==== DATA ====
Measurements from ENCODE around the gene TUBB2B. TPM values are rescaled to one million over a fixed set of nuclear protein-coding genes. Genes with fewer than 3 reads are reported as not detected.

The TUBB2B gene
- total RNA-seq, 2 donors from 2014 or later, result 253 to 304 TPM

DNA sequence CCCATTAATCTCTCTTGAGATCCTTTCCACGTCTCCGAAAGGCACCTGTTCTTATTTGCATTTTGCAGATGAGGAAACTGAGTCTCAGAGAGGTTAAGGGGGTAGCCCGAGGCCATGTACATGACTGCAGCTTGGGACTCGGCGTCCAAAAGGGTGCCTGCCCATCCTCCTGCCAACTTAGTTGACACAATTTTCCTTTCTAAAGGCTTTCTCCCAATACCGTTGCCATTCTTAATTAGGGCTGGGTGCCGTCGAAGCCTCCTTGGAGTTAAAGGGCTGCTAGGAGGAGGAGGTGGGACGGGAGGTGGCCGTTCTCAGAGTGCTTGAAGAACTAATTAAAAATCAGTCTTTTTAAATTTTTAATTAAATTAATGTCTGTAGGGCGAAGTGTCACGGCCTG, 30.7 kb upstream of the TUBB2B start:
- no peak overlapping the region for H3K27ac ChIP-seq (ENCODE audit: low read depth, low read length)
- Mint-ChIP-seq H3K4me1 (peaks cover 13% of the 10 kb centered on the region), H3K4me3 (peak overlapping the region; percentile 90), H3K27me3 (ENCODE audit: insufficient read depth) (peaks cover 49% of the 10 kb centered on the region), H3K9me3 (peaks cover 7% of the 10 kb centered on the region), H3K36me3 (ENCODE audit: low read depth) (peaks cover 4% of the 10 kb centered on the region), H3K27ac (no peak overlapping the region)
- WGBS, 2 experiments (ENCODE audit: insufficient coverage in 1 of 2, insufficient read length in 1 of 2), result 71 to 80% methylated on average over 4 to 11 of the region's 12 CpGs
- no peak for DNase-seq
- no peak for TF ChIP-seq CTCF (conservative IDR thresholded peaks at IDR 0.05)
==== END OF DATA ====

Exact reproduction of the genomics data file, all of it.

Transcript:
Measurements from ENCODE around the gene TUBB2B. TPM values are rescaled to one million over a fixed set of nuclear protein-coding genes. Genes with fewer than 3 reads are reported as not detected.

The TUBB2B gene
- total RNA-seq, 2 donors from 2014 or later, result 253 to 304 TPM

DNA sequence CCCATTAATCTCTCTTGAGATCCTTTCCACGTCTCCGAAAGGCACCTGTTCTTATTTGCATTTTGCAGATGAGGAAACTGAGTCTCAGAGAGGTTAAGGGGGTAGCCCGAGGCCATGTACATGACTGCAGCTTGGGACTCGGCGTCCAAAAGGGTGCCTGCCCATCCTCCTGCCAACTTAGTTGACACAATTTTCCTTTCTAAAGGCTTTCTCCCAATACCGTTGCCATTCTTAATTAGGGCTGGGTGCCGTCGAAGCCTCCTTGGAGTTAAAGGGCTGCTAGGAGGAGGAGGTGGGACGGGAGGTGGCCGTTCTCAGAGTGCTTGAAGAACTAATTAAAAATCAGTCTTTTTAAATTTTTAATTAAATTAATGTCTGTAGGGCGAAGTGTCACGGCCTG, 30.7 kb upstream of the TUBB2B start:
- no peak overlapping the region for H3K27ac ChIP-seq (ENCODE audit: low read depth, low read length)
- Mint-ChIP-seq H3K4me1 (peaks cover 13% of the 10 kb centered on the region), H3K4me3 (peak overlapping the region; percentile 90), H3K27me3 (ENCODE audit: insufficient read depth) (peaks cover 49% of the 10 kb centered on the region), H3K9me3 (peaks cover 7% of the 10 kb centered on the region), H3K36me3 (ENCODE audit: low read depth) (peaks cover 4% of the 10 kb centered on the region), H3K27ac (no peak overlapping the region)
- WGBS, 2 experiments (ENCODE audit: insufficient coverage in 1 of 2, insufficient read length in 1 of 2), result 71 to 80% methylated on average over 4 to 11 of the region's 12 CpGs
- no peak for DNase-seq
- no peak for TF ChIP-seq CTCF (conservative IDR thresholded peaks at IDR 0.05)